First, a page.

Forum for Science, Industry and Business

Sponsored by:     3M 
Search our Site:

 

Lumbar disc degeneration more likely in overweight and obese adults

30.01.2012
Elevated BMI linked to greater extent and severity of degenerative disc disease

One of the largest studies to investigate lumbar spine disc degeneration found that adults who are overweight or obese were significantly more likely to have disc degeneration than those with a normal body mass index (BMI).

Assessments using magnetic resonance imaging (MRI) show elevated BMI is associated with an increased number of levels of degenerated disks and greater severity of disc degeneration, including narrowing of the disc space. Details of this study now appear in Arthritis & Rheumatism, a journal published by Wiley-Blackwell on behalf of the American College of Rheumatology (ACR).

The World Health Organization (WHO) reports that obesity—one of the most preventable risk factors for a number of diseases—has more than doubled since 1980. According to WHO, in 2008 roughly 1.5 billion people aged 20 and older were overweight, with more than 200 million men and close to 300 million women considered obese. In the U.S., studies estimate one in three children is overweight or obese and excess weight could lead to more severe obesity in adulthood.

Moreover, previous research has linked higher BMI to low back pain, which is often debilitating and can limit function, impact psychological well being, diminish overall quality of life, and is associated with substantial socioeconomic and health-care costs. Experts suggest that disc degeneration is one cause of low back pain, and therefore, BMI could be involved in the development of degenerative disc disease. To expand the knowledge of this important health concern, a team of researchers led by Drs. Dino Samartzis and Kenneth M.C. Cheung at the University of Hong Kong in Hong Kong investigated the association between elevated BMI and presence, extent, and severity of lumbar spine disc degeneration on MRI in adults.

The team recruited 2,599 participants aged 21 and older from Southern China between 2001 and 2009. Participants were from diverse social and economic backgrounds and were recruited regardless of whether they had lower back pain or not. The study group included 1,040 men and 1,559 women who had a mean age of 42 years. Researchers conducted radiographic and clinical assessments, and MRIs of the lumbar spine were obtained for all subjects.

Study findings reveal that 73% of participants displayed disc degeneration, with men (76%) having a significantly higher prevalence of degeneration than women (71%). Not surprisingly, increasing age was found to increase the prevalence of disc degeneration. BMI assessments of the study group show that 7% of subjects were underweight, 48% were in the normal weight range, 36% were overweight, and 9% were obese.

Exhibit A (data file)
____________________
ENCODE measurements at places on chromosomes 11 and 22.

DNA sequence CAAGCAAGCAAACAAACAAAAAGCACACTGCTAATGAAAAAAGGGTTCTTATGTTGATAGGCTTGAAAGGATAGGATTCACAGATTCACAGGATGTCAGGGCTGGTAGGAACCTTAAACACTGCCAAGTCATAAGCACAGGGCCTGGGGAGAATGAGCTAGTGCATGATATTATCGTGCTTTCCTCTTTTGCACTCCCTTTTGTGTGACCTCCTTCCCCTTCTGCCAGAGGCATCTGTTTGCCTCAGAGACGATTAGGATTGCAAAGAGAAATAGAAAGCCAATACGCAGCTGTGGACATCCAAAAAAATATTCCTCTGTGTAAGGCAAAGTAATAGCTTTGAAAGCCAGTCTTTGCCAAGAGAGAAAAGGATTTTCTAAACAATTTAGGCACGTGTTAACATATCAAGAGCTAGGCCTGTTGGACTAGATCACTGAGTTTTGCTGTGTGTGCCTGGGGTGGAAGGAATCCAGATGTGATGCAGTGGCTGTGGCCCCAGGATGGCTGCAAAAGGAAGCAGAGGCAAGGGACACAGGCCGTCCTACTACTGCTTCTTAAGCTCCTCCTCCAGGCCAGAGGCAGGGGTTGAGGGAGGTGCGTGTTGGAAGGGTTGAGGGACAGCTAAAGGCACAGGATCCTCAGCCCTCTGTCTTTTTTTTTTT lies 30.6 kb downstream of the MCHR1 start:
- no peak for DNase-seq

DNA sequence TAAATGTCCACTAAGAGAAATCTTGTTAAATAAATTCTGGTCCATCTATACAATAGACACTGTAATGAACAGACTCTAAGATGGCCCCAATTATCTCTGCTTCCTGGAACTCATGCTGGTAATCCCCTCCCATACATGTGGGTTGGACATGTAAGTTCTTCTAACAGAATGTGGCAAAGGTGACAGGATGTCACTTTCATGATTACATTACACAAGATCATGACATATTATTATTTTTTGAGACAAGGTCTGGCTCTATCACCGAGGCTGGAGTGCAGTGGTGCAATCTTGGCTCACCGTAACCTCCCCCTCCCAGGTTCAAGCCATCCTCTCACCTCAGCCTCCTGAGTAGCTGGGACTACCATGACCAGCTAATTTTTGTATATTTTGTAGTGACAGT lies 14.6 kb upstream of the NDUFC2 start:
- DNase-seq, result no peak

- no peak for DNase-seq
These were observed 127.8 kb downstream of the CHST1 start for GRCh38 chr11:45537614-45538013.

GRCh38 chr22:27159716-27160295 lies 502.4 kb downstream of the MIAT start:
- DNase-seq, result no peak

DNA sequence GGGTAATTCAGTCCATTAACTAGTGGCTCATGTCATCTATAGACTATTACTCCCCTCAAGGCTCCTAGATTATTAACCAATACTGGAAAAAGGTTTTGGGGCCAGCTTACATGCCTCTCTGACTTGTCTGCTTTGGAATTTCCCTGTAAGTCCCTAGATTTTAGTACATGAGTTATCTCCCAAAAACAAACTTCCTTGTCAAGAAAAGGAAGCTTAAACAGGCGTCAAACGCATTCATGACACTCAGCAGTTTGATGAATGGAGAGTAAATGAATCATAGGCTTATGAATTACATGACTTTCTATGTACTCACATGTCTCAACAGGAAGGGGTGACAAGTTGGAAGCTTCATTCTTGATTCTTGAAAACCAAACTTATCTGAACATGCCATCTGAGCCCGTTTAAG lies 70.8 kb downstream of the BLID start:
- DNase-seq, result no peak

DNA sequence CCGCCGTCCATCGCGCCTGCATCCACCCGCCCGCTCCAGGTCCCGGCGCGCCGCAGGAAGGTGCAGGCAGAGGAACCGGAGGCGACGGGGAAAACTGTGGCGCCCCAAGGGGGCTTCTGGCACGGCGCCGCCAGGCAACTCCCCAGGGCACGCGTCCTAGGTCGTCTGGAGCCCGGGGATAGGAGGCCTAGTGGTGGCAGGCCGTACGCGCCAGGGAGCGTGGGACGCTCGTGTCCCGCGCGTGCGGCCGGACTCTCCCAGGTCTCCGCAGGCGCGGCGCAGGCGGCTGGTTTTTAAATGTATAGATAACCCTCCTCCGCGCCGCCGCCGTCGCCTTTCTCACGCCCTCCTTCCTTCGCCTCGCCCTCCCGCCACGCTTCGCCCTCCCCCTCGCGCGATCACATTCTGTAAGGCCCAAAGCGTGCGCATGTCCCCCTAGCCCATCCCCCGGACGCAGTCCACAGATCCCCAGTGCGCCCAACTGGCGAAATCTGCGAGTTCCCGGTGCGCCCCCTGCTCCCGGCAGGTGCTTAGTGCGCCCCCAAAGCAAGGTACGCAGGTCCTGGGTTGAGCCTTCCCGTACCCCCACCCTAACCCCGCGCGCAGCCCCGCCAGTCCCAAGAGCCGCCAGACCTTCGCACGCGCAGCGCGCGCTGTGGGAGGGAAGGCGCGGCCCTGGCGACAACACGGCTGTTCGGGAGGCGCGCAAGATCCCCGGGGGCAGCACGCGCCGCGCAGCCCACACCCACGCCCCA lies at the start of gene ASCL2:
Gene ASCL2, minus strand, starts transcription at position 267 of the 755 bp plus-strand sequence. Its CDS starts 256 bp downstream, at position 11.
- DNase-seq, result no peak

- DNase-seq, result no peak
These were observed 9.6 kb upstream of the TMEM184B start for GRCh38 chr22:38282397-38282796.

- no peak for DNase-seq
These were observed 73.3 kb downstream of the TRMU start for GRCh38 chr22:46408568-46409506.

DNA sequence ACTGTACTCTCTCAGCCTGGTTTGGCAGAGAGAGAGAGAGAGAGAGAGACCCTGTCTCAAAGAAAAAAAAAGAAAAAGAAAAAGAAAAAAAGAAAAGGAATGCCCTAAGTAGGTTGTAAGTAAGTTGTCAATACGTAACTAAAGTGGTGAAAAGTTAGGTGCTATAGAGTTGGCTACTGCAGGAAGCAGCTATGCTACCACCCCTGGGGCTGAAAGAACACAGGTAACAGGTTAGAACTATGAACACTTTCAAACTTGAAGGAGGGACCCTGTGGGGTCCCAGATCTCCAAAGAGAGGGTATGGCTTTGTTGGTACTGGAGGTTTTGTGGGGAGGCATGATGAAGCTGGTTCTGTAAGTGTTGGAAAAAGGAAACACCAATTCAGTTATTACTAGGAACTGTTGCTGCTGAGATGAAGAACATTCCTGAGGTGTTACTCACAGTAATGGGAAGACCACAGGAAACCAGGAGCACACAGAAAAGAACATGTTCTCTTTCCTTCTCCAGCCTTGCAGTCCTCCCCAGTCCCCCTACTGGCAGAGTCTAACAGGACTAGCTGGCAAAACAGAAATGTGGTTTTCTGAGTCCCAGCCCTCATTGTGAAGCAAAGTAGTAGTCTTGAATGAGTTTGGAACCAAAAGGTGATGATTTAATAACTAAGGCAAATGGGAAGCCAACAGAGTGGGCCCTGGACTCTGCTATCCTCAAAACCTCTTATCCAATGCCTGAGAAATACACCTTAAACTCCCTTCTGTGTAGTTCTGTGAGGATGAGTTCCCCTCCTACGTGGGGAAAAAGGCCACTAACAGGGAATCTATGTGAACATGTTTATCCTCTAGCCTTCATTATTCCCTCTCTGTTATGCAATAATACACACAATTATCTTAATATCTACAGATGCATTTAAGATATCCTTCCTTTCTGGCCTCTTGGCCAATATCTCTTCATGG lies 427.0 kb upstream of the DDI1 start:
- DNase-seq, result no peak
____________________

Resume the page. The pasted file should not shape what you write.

"Our research confirms that with elevated BMI there is a significant increase in the extent and global severity of disc degeneration. In fact, end-stage disc degeneration with narrowing of the disc space was more pronounced in obese individuals," said Dr. Samartzis. The authors suggest that with weight gain, physical loading on the disc and/or a chronic low-grade inflammation from the fat cells may play a role in disc degeneration. Dr. Samartzis further added that "Since overweight and obesity are worldwide concerns whose prevalence continues to rise, our study's findings have considerable public health implications. If these issues continue to plague society, they can further affect spine health leading to low back pain and its consequences."

The authors note that disc degeneration is a complex process involving structural and chemical changes of the disc. They recommend that future studies that investigate risk factors for disc degeneration should take into account the impact of overweight and obesity on the disease. Dr. Cheung concludes, "Deeper understanding of how elevated BMI contributes to disc degeneration and low back pain could aid in the development of novel interventions that can improve quality of life for those with these disabling conditions."

This study is published in Arthritis & Rheumatism. Media wishing to receive a PDF of this article may contact healthnews@wiley.com

Full citation: "The Association of Lumbar Intervertebral Disc Degeneration on MRI in Overweight and Obese Adults: A Population-Based Study." Dino Samartzis, Jaro Karppinen, Danny Chan, Keith D.K. Luk and Kenneth M.C. Cheung. Arthritis & Rheumatism; Published Online: January 30, 2012 (DOI: 10.1002/art.33462).

URL Upon publication: http://doi.wiley.com/10.1002/art.33462.

Author Contact: Dr. Samartzis can be reached at dsamartzis@msn.com or +852 9584-2395.

About the Journal: